Thomas could move into Johnson’s money neighborhood

When Demaryius Thomas came out of Georgia Tech in 2010, there were some perceived flaws in the wide receiver’s game as it projected to the professional level.

Four years later, Thomas, at 6-foot-3 and a chiseled 229 pounds, has buffed his rough edges and is a fine diamond set to cash in with big lucrative contract from the Denver Broncos.

Recently, the team approached him about a five-year extension.

He’s set to make $3.27 million in 2014, the final year of his rookie contract. John Elway, the Broncos president and general manager, would like to have Thomas’ deal completed before training camp starts in order to keep him from reaching free agency.

With a market-value contract, Thomas, 26, appears set to at least move into another former Tech wide receiver’s neighborhood. Detroit Lions’ Calvin Johnson is the highest paid wide receiver in the NFL with average per year of $16.2 million.

Johnson is followed by Arizona’s Larry Fitzgerald ($16.1 million), Seattle’s Percy Harvin ($12.8 million), Miami’s Mike Wallace ($12 million), Kansas City’s Dewayne Bowe ($11.2 million), Tampa Bay’s Vincent Jackson ($11.1 million) and Chicago’s Brandon Marshall ($10 million).

After two seasons of more than 90 catches, 1,400 yards and 10 touchdowns, while playing with the great Peyton Manning, Thomas is in line for a major pay increase.

“There is not a ceiling,” said Todd France, the Atlanta-based super agent, who represents Thomas, who was in town to participate in his firm’s free youth football at Mount Vernon Presbyterian School.

While preparing for the draft, several draftniks didn’t know how to project Thomas’ obvious physical gifts. He initially was under-rated in part because of Tech’s offense.

Ourlads scouting service projected Thomas to be a second- or third-round pick.

“Big receiver in a run first spread triple option offense,” according to Ourlads. “Big play receiver that had seven of his catches go for at least 50 yards in 2009. Will reach and extend for the ball outside his frame. Average quickness off the line of scrimmage to beat bump coverage and burst upfield to separate.”

Thomas also had a fractured foot and some other perceived handicaps.

“Will need work on reading coverages and adjusting his routes according to the play,” according to Ourlads. “Long strider that picks up speed as he goes down the field.”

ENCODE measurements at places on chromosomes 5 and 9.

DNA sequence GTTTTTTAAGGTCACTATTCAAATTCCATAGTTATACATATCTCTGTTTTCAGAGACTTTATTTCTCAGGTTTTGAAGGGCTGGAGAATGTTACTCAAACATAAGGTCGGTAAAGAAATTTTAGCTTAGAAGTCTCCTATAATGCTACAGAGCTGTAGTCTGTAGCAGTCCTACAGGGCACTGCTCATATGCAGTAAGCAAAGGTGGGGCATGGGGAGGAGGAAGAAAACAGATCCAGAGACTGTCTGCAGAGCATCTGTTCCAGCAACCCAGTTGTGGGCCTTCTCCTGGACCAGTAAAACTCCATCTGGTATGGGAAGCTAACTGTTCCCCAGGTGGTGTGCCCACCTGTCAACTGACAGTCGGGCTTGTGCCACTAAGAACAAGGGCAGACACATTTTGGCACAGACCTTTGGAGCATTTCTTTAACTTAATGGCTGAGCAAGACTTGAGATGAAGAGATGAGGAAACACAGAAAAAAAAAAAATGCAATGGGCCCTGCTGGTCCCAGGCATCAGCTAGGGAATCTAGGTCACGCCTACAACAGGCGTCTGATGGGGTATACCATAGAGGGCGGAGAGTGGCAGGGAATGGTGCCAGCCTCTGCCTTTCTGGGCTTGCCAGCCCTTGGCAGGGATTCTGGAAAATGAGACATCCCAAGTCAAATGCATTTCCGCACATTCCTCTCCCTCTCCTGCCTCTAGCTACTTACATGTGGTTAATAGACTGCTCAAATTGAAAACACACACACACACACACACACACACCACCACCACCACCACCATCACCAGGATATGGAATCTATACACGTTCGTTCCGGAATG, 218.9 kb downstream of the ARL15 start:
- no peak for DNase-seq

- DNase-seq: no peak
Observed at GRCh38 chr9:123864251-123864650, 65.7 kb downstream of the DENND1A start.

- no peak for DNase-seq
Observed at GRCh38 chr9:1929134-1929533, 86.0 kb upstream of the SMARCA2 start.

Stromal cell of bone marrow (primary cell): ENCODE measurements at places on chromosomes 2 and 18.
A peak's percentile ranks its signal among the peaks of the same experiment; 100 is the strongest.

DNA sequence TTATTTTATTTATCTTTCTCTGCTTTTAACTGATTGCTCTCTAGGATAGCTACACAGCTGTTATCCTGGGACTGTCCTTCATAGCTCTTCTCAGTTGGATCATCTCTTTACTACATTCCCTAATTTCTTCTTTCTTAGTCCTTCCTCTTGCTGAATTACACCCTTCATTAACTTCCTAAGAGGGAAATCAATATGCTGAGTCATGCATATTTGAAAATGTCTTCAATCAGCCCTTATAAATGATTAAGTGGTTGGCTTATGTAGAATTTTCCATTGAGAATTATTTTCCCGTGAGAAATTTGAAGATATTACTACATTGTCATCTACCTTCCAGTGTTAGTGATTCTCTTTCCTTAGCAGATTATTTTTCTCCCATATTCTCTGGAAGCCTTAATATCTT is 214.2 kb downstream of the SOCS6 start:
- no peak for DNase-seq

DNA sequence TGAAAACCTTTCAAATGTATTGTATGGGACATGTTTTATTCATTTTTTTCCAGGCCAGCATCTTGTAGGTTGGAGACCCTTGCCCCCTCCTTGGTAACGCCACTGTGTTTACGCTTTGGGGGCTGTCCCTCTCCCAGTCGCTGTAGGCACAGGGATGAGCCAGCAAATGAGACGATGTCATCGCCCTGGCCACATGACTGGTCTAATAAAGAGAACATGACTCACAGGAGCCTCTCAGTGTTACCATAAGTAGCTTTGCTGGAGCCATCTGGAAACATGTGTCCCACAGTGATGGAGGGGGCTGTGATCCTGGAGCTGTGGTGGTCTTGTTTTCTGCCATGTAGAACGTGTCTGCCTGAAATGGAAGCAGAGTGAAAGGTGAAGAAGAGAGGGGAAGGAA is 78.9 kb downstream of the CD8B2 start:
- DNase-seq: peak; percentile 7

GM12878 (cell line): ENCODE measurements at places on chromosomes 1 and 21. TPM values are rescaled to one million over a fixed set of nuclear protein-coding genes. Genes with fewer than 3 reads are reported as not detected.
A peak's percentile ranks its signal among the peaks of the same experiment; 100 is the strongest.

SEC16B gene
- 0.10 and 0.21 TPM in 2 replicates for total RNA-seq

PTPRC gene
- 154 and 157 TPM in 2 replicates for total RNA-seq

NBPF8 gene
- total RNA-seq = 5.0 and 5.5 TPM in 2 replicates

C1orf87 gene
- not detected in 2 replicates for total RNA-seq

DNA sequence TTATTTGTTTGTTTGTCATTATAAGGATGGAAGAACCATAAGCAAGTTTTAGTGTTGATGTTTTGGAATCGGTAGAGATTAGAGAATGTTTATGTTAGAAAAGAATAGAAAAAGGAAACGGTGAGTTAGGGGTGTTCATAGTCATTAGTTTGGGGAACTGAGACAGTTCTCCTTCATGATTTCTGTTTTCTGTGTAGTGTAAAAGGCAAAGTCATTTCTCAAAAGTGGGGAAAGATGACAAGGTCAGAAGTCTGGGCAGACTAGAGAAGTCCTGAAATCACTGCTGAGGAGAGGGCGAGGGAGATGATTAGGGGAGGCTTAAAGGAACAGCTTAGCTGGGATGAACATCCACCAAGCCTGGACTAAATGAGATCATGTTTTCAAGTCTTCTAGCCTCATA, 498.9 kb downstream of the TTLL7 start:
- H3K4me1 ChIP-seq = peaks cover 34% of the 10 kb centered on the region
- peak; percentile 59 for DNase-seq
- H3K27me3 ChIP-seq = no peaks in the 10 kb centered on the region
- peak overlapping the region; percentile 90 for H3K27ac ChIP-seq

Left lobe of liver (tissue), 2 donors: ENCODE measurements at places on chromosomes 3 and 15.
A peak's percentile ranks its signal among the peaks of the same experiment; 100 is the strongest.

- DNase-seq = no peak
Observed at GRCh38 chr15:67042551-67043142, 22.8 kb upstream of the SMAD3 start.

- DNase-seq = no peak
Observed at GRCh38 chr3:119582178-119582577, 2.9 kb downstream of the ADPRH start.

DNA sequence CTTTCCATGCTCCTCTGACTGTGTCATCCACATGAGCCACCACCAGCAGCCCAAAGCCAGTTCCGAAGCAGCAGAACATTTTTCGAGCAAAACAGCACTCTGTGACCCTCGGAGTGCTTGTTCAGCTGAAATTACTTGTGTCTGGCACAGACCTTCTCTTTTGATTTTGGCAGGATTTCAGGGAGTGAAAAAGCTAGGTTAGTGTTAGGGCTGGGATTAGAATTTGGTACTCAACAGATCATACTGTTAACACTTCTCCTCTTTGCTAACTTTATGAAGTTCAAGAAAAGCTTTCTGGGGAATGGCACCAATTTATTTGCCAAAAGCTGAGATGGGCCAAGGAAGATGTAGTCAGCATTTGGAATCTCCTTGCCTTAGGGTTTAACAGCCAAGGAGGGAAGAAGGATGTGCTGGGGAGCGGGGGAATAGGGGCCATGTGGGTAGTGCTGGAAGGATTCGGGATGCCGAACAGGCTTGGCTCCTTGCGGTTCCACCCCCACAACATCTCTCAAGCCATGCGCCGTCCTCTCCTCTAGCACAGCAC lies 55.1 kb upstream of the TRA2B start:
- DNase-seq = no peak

The Broncos weaved through the information and analytics and selected Thomas with the 22nd pick overall. He was signed to a five-year, $12.155 million contract July 31, 2010. A total of $9.35 million was guaranteed.

As a rookie, Thomas was slowed by injuries and played in only 10 games. He had 22 catches for 283 yards.

In 2011, he made some strides as he finished the season with 32 catches for 551 yards and four touchdowns. He showed signs of being a game-changer in the playoffs against Pittsburgh when he caught a Tim Tebow pass on the first play of overtime and scored from 80 yards away.

When Manning arrived, Thomas’ numbers skyrocketed.

“With Peyton coming off the neck injury, my first day out of the field with them, I noticed something different in him from any other quarterback that I played with,” Thomas said on “The Rick and Jamie Show” on 92.9 The Game on Tuesday. “He wasn’t the strongest at the time because he was still trying to get better. As the year went on, he just got better and better. And this year he still looks better at the age of 38.”

He caught 94 passes for 1,424 yards and 10 touchdowns in 2012. Last season, he had 92 catches for 1,430 yards and 14 touchdowns.

Thomas is the first to acknowledge that he’s learned a lot of football from Manning.

“I thought I knew a lot, but to sit in meetings and watching film, I’ve learned so much,” Thomas said. “Now, when I get on the field some stuff just seems so easy. It’s like you can see what’s going to happen before the play happens.

“I know where to be at and at the right time. I know my sight adjustments. I know when to switch my route up. Just being around him just makes you a better player all-around.”

In Super Bowl XLVIII, Thomas set the record for most receptions with 13 in the Broncos’ losing effort and tied the mark for most receptions in the first half with seven.

“We all have different skill sets, and Demaryius is just a guy who has a lot of athletic ability,” said Jets receiver Eric Decker, who played with Thomas in Denver over the past four seasons. “He can run. He can jump. He can catch. He can do all of things you need to do at the wide receiver position.”

Thomas was driven by personal circumstances and the naysayers, who contended Tech couldn’t produce another top-flight receiver running an option-offense.

“Just watching him grow over the last four years as a route-runner and figuring out how to read defenses has really set him apart from being good and going to great,” Decker said. “He’s been able to stay healthy and is very, very durable.”

Decker left in part because the Broncos couldn’t tie up both receivers with big-money deals. Decker, who was drafted in the third round of the 2010 draft by the Broncos, signed a five-year, $36.25 million contract with $15 million guaranteed with the Jets during free agency.

“I loved playing with him,” Decker said. “He’s going to have a long and successful career.”

Thomas has put himself in a good position.

“As a player, I don’t think he’s remotely scratched the surface of where his ability is going to be in years to come,” France said. “To be honest with, whether Peyton Manning is throwing him the ball or Tim Tebow is throwing him the ball, his production was through the roof.

“It’s nice to have a Peyton Manning throwing him the ball, but you have to give a ton of the credit to the receiver, especially when you look at his yards after the catch and everything else. He’s practically unstoppable.”

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